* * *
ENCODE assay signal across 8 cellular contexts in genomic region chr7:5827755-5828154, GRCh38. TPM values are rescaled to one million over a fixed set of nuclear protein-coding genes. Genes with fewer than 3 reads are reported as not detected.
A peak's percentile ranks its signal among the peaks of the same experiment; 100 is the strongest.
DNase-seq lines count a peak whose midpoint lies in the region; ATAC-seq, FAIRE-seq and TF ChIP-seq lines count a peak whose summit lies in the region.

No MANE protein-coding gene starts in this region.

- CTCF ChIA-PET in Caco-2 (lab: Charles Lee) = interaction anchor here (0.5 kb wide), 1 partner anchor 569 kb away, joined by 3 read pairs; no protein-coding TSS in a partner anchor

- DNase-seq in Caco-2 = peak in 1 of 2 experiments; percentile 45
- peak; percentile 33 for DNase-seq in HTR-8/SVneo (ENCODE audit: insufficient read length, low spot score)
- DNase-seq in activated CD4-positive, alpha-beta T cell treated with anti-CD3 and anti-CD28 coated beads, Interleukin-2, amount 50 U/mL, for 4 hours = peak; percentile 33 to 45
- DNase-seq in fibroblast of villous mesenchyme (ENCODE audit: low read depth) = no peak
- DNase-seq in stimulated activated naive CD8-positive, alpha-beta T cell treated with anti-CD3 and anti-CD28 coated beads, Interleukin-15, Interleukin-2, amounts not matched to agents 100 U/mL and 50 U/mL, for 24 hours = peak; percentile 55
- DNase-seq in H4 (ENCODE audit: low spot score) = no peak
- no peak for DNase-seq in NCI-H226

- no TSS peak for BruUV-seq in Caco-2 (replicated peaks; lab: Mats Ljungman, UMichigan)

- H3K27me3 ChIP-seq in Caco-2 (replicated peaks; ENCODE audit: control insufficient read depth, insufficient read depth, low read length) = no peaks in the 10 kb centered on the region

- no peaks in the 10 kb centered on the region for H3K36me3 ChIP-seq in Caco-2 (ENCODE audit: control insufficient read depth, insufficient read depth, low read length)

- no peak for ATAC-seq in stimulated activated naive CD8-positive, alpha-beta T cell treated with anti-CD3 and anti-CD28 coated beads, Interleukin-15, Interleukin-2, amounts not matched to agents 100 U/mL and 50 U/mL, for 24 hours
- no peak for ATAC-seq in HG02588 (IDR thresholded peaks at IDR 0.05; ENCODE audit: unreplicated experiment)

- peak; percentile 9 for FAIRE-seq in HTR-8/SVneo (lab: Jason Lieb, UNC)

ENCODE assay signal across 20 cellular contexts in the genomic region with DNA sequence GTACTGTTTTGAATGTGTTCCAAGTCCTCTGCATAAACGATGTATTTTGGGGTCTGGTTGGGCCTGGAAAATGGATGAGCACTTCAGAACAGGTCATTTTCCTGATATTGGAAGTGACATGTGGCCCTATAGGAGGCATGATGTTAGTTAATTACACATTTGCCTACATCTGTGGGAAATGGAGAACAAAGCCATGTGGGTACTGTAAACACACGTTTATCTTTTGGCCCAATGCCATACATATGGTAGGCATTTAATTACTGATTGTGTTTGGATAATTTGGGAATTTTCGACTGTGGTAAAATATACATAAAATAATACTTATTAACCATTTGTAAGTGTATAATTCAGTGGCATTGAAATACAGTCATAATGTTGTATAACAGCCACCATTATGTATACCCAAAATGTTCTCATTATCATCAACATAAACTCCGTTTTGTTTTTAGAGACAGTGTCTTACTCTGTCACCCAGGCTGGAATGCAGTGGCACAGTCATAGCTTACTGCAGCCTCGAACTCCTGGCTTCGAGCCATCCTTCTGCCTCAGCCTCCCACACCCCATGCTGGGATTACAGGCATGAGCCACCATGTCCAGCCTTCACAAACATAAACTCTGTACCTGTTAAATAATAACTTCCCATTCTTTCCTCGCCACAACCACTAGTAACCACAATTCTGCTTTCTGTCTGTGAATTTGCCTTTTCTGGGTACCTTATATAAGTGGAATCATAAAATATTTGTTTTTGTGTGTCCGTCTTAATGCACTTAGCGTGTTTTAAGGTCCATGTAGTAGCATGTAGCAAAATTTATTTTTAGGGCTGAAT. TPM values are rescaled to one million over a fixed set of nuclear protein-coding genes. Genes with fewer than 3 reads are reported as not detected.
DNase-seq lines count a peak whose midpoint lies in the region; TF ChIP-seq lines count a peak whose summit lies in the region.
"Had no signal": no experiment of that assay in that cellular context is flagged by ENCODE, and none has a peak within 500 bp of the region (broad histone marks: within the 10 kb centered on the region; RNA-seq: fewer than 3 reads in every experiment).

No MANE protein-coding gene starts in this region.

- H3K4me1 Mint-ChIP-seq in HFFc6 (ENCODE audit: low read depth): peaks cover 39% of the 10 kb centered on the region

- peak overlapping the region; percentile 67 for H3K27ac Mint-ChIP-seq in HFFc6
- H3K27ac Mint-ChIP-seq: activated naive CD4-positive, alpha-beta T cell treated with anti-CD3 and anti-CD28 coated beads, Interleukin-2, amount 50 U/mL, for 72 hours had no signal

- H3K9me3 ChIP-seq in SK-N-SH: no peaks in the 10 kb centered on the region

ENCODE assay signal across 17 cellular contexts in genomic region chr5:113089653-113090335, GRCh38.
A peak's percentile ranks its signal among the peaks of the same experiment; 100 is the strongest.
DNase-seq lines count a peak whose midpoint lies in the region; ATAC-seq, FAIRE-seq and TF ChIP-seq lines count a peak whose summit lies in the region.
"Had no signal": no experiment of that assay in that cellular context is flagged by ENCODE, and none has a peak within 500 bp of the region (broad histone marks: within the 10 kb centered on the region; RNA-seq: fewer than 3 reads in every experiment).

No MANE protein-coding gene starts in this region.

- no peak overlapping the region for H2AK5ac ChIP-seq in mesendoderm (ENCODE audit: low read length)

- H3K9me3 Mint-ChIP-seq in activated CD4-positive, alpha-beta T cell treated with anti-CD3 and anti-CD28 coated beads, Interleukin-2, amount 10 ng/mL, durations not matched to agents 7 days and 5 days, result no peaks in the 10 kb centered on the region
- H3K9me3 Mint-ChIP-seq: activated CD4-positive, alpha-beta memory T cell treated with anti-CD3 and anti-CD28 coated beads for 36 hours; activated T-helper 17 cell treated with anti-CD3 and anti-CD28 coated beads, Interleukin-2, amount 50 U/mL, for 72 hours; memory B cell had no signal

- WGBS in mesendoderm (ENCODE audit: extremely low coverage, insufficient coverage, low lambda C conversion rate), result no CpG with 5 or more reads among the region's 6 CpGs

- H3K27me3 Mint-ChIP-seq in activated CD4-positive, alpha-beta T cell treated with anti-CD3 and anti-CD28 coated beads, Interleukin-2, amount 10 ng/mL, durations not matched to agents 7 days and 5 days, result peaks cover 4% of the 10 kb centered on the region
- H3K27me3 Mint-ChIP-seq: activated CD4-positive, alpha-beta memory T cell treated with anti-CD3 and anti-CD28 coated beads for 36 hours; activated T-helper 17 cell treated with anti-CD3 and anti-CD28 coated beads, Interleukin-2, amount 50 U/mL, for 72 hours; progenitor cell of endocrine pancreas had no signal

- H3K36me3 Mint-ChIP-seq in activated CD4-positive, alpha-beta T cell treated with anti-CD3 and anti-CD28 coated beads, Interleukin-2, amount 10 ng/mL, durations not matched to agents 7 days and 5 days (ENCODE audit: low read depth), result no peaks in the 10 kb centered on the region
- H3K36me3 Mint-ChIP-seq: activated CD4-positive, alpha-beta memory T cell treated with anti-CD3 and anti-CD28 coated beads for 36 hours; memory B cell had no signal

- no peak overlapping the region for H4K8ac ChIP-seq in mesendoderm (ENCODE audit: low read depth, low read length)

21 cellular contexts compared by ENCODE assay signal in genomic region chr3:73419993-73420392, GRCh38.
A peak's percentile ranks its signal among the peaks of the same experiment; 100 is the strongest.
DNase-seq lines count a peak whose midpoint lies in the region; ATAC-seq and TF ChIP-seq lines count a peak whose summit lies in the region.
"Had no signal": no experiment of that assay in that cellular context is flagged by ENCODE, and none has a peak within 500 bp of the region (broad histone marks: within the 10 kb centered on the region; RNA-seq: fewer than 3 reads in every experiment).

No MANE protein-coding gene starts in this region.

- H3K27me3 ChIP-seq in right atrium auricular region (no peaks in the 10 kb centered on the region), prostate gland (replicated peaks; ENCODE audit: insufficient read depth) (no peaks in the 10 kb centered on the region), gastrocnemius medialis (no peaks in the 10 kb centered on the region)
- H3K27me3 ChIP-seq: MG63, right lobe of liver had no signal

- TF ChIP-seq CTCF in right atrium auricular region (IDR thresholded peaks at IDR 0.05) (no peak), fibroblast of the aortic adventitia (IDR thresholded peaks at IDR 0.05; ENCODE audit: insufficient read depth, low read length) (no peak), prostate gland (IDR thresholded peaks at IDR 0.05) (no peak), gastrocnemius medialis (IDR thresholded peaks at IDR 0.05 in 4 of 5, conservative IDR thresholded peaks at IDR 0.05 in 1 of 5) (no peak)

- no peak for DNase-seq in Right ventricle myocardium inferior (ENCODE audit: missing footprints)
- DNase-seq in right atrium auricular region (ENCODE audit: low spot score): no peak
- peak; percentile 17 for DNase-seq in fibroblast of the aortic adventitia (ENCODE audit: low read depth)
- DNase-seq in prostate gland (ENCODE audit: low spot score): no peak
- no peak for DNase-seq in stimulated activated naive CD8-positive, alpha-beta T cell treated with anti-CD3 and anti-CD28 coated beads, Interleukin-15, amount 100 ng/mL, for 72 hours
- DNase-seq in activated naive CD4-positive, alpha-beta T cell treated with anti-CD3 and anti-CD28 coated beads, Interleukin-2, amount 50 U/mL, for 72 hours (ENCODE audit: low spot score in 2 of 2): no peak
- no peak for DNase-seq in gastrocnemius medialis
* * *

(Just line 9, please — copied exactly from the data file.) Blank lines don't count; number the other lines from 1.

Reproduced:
- DNase-seq in fibroblast of villous mesenchyme (ENCODE audit: low read depth) = no peak